The Writer, Volume 29

Front Cover
The Writer, 1917 - Authorship
0 Reviews

What people are saying - Write a review

We haven't found any reviews in the usual places.

Other editions - View all

Common terms and phrases

Popular passages

Page 175 - “For the two volumes of memories, ‘A Small Boy and Others' and ‘Notes of a Son and Brother,' he dictated no preliminary notes. He plunged straight into the stream of the past without a doubt or a hesitation. The reading over each morning of the
Page 160 - for the original play performed in New York which best represents the educational value and power ‘of the stage in raising the standard of good morals' good, taste, and good manners'. The
Page 65 - lofty birches, occasionally crossing the path of some clear mountain stream, but hearing no human voice, and seldom even the chirp of bird or insect” (3) A balanced sentence is made up of two members which are similar in form, but often contrasted in meaning.
Page 191 - Examinations for the departmental service are held every Tuesday in 450 of the principal cities of the United States, and applications may be filed with the Commission at Washington, DC, at any time. The entrance salary ranges from
Page 187 - a postalcard referendum as to the five best educational journals for public libraries recently taken among all members of the National Society of College Teachers of Education, and the National Society for the Study of Education, of 253 who replied, 221 recommended School and Society as one of the list.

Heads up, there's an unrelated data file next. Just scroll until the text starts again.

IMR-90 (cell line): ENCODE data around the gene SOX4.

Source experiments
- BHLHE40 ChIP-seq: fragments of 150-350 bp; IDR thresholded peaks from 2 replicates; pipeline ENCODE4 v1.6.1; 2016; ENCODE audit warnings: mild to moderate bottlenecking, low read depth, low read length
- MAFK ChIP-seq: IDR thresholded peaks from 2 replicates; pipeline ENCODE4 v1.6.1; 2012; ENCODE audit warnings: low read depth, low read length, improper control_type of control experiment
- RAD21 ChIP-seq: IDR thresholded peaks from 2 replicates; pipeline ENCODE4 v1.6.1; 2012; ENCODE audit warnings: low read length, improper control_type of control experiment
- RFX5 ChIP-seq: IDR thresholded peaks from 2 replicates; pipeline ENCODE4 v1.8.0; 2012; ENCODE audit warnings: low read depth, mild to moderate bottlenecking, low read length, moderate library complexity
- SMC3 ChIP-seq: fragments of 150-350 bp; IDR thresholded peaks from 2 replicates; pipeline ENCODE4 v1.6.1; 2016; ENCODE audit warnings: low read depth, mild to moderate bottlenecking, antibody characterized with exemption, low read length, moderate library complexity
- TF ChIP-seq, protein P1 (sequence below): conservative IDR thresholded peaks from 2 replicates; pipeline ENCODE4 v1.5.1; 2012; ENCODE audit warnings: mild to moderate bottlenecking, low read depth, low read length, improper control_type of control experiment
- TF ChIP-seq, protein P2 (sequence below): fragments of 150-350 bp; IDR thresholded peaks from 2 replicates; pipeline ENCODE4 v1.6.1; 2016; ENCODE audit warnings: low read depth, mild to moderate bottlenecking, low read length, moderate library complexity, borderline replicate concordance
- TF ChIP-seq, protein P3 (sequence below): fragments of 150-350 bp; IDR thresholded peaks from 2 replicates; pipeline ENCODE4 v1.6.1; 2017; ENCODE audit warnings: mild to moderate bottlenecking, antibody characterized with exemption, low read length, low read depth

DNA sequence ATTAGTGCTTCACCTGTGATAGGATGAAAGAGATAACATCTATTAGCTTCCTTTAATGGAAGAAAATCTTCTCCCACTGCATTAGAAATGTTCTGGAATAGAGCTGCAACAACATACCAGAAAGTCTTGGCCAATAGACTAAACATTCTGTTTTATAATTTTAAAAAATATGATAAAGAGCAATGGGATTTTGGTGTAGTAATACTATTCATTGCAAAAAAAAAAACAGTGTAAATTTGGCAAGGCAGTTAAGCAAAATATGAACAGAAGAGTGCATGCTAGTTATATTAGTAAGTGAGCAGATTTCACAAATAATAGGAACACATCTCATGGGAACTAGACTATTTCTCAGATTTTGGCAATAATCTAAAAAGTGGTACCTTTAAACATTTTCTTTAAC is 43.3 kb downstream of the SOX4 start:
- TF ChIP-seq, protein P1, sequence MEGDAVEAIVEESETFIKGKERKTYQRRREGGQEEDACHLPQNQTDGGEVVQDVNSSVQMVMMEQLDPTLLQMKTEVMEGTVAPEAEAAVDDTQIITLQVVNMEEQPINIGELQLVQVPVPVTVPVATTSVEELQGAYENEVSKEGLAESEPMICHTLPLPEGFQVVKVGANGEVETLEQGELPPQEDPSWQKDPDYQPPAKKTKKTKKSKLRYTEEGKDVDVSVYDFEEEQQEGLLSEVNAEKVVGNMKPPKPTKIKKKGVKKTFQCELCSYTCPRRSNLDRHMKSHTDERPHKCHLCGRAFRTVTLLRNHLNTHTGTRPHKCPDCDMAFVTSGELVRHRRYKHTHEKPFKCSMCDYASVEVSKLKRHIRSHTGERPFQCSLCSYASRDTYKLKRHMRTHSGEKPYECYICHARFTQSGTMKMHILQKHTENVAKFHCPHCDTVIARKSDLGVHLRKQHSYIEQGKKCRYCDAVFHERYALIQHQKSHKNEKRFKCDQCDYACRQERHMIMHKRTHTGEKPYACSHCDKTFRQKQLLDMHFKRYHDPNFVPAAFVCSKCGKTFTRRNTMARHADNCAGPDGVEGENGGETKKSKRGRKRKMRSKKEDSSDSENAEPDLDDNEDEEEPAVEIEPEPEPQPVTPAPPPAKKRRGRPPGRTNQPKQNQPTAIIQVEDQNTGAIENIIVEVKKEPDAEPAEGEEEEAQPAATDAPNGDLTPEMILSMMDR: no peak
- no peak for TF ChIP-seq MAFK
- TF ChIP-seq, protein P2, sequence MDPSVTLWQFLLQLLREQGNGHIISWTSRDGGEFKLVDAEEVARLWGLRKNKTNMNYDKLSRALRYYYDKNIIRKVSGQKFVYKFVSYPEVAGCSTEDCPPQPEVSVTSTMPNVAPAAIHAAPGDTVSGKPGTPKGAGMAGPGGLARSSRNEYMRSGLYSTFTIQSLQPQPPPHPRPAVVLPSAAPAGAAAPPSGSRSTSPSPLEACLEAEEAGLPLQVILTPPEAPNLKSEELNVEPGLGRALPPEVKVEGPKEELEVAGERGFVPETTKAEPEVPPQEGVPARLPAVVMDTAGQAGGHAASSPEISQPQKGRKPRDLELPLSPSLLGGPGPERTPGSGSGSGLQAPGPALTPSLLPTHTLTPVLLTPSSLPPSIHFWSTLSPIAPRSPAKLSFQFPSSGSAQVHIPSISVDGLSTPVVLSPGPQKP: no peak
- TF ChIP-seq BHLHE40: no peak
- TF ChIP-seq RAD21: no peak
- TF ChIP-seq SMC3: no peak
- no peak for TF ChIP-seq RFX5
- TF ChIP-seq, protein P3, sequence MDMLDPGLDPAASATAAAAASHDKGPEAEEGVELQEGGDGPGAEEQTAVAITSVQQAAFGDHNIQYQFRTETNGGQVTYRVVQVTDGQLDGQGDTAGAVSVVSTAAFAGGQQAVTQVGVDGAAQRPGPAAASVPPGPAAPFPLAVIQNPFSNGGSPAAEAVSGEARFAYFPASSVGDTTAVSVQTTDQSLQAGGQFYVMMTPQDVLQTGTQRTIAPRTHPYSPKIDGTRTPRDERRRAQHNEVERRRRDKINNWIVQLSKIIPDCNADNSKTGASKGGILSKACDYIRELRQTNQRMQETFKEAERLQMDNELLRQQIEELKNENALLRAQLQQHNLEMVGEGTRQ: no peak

Page 174 - draft. It was really nothing of the kind. “He did not enlarge and amplify a rough sketch of his novels after the manner of Balzac. His method might better be compared with Zola's habit of writing long letters to himself about the characters in his next book until they became alive enough for
Page 104 - the Creed should be the best summary of our civic beliefs and duties, to be adapted for general circulation in convenient form and for use in public and private schools throughout the country. It should be based on the principles and the ideals of American citizenship as shown in our history, laws, and customs.
Page 40 - essays on: “PRAYER: The meaning, the reality, and the power of prayer : its place and value to the individual, to the Church, and to the State : in the everyday affairs of life, in the healing of sickness and disease : in times of distress and of national danger, and in relation to national ideals and to world progress.”
Page 65 - effects of different kinds of sentences :— Too many loose sentences give an impression of carelessness. Too .many periodic sentences make the style stiff and monotonous. Balanced sentences are well suited to satire or to essays in which persons or things are contrasted. They are
Page 65 - “Having been wrecked on the coast of Jamaica during one of his voyages and reduced to the verge of starvation by the want of provisions, which the natives refused to supply, Columbus took advantage of their ignorance of astronomy.” (2) A loose sentence is so constructed that it may be brought to a close in two or more places and in each case make complete sense.

Bibliographic information